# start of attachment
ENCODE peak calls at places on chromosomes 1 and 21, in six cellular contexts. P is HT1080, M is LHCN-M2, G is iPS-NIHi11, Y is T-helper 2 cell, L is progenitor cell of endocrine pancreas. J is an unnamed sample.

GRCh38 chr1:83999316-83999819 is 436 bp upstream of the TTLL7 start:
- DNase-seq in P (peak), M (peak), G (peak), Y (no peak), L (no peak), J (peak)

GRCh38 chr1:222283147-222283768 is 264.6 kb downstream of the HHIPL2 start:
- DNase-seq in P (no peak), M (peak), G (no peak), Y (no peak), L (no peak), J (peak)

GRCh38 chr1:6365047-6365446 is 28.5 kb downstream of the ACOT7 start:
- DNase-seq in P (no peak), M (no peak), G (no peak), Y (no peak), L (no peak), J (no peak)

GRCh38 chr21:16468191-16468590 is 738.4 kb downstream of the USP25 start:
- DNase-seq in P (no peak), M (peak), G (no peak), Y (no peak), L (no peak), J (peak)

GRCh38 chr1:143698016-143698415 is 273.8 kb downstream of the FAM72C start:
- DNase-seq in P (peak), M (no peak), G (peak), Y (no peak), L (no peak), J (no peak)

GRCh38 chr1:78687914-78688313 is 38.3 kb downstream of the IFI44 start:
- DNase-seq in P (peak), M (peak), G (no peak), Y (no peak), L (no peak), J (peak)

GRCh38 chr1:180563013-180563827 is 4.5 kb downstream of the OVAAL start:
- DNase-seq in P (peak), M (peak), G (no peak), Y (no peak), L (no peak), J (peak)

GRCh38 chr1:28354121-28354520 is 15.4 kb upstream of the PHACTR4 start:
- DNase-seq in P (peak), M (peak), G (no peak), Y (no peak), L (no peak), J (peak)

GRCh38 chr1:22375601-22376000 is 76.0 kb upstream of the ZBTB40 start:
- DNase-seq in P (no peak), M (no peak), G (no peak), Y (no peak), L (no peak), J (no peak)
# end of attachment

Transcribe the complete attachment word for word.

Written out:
ENCODE peak calls at places on chromosomes 1 and 21, in six cellular contexts. P is HT1080, M is LHCN-M2, G is iPS-NIHi11, Y is T-helper 2 cell, L is progenitor cell of endocrine pancreas. J is an unnamed sample.

GRCh38 chr1:83999316-83999819 is 436 bp upstream of the TTLL7 start:
- DNase-seq in P (peak), M (peak), G (peak), Y (no peak), L (no peak), J (peak)

GRCh38 chr1:222283147-222283768 is 264.6 kb downstream of the HHIPL2 start:
- DNase-seq in P (no peak), M (peak), G (no peak), Y (no peak), L (no peak), J (peak)

GRCh38 chr1:6365047-6365446 is 28.5 kb downstream of the ACOT7 start:
- DNase-seq in P (no peak), M (no peak), G (no peak), Y (no peak), L (no peak), J (no peak)

GRCh38 chr21:16468191-16468590 is 738.4 kb downstream of the USP25 start:
- DNase-seq in P (no peak), M (peak), G (no peak), Y (no peak), L (no peak), J (peak)

GRCh38 chr1:143698016-143698415 is 273.8 kb downstream of the FAM72C start:
- DNase-seq in P (peak), M (no peak), G (peak), Y (no peak), L (no peak), J (no peak)

GRCh38 chr1:78687914-78688313 is 38.3 kb downstream of the IFI44 start:
- DNase-seq in P (peak), M (peak), G (no peak), Y (no peak), L (no peak), J (peak)

GRCh38 chr1:180563013-180563827 is 4.5 kb downstream of the OVAAL start:
- DNase-seq in P (peak), M (peak), G (no peak), Y (no peak), L (no peak), J (peak)

GRCh38 chr1:28354121-28354520 is 15.4 kb upstream of the PHACTR4 start:
- DNase-seq in P (peak), M (peak), G (no peak), Y (no peak), L (no peak), J (peak)

GRCh38 chr1:22375601-22376000 is 76.0 kb upstream of the ZBTB40 start:
- DNase-seq in P (no peak), M (no peak), G (no peak), Y (no peak), L (no peak), J (no peak)